Thursday, September 9

The Way of the Peaceful Shopper

Most people have witnessed children having tantrums in a shopping centre. You may even have been related to the child having the tantrum, yes; I’ll admit that I’ve been there.

Its one thing that a lot of parents dread, I know mothers who will only shop when their children are at school or when their partner is looking after the children. And it’s one question that I’m asked with awe “How do you take your four kids shopping every week?”
So why is the Supermarket tantrum such a common behaviour and a thing so feared by parents?

When my oldest son was little he had a few tantrums before I worked out how to change my behaviour. Now, it’ a very occasional occurrence that one of the kids has a melt down, and it usually happens if I’m stressed or tired.
My first insight was probably the easier one to change. Don’t shop when you or your child/ren are tired or hungry or rushed. Being in the right frame of mind makes such a difference to the outcome of the shopping trip. As an unschooling parent I look at shopping (like everything) as a learning opportunity for my kids.

They can learn so much about food; the different food groups, quality of food, additives, where the foods come from etc. They learn about budgeting, both their own pocket money and the family budget, meal planning and using mathematics with money.
Little ones can learn to read in the supermarket. My six year old pre-reading son loves to play the alphabet game. Where you have to find an A on the signs or packaging, and then a B, and so on. My two year old loves spotting things. Can you see a picture of a dog? Can you see the toilet paper?

With the effort and a bit of imagination you can keep kids engaged with the process and prevent them becoming bored and irritable.

Another thing I recognised in my own behaviour was my misperception that everything my son pointed to he wanted to buy immediately. So often I see Mums smacking their kids hands for taking something off a shelf or berating them, “No! You can’t have that!”
Let me put it this way, imagine if you were shopping with your partner or a friend and every time you pointed to something pretty or interesting your partner/friend yelled at you, “No! You can’t have that! Don’t even look at it!”

As adults we call it window shopping and its ok for us to look at things, to browse, even if you can’t afford to buy something or probably won’t ever buy the object.
Encourage your kids to window shop. If my child picks up a Teddy bear and says “Look at this Mum!” I stop and look. I get down at their level and say how soft the teddy is, how cute it is and maybe even have a cuddle with it myself. Then we put it back and continue shopping. Sometimes I point out interesting things for my children to look at.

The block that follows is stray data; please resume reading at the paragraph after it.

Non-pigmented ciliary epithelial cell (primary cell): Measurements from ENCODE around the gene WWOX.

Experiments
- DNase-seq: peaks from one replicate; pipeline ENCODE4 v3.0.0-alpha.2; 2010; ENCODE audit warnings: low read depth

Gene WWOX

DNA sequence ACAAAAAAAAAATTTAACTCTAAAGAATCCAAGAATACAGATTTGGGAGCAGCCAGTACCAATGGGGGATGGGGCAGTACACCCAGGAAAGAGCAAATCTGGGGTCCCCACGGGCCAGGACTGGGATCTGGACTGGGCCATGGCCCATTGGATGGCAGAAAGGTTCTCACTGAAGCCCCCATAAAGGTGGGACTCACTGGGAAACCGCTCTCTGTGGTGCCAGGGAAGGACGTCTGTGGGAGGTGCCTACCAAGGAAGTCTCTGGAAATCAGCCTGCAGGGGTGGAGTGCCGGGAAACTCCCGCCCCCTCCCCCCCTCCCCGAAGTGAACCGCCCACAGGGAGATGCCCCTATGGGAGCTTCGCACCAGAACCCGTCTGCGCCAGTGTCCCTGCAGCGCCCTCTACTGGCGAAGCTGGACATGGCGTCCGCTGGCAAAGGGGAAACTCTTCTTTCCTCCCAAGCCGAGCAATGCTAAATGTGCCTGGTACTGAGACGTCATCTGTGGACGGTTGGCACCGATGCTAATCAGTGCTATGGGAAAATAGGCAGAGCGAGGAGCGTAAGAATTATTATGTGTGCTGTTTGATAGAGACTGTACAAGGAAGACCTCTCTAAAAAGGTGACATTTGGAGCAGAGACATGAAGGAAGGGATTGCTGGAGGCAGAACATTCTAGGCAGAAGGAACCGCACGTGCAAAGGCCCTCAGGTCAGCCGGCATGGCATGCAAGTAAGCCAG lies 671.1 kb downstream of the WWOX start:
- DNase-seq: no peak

When a child is older and directly asks to buy something I think it’s important not to automatically say NO. This sets up a negative vibe. If I really can’t or don’t want to buy something I find that my kids understand logic, so I explain to them why I won’t buy it.
There are certain diffusion responses I use too. Especially if I can see that asking for the product is just a whim brought about by bright packaging or advertising.
Yes, we can save up to buy that.
Yes, that’s expensive though, I could buy that for your birthday or for Christmas.
Yes you can get that next time you have spare pocket money.
Sometimes they save up to buy something they have seen and other times they forget about it or decide that they don’t really want it.

My last observation about children having tantrums in shopping malls is that parents really seem to fear the judgement of others. And it is true that judgement is alive and well! Feelings like, Oh my god, everyone is looking at me, they all think I am a bad mother, Everyone’s thinks I should smack my child and make her stop, are some of the thoughts I’ve had.
But remember that these thoughts are about how you the parents feel; they may not even be true. Often people are sympathetic, most of them have been there themselves. And it’s really not about you. It’s the child that is distressed.
My best advice would be to take a deep breath and forget what others may be thinking and focus on your child. If you need to wait and sit it out so be it!

So if you happen to be shopping and you come across a child screaming on the floor and a mother sitting cross-legged in the aisle, hand lightly resting on the child’s leg, serenely smiling at passersby, don’t judge. Smile back and say “This too will pass.”, because it could be me.


Bianca said...

You're so right. I don't have kids yet myself, but I sometimes find myself grinding my teeth when a kid is having a tantrum in the middle of the shops and the parents seem to be ignoring it. (mostly when I am already in a bad mood myself) Who am I to judge?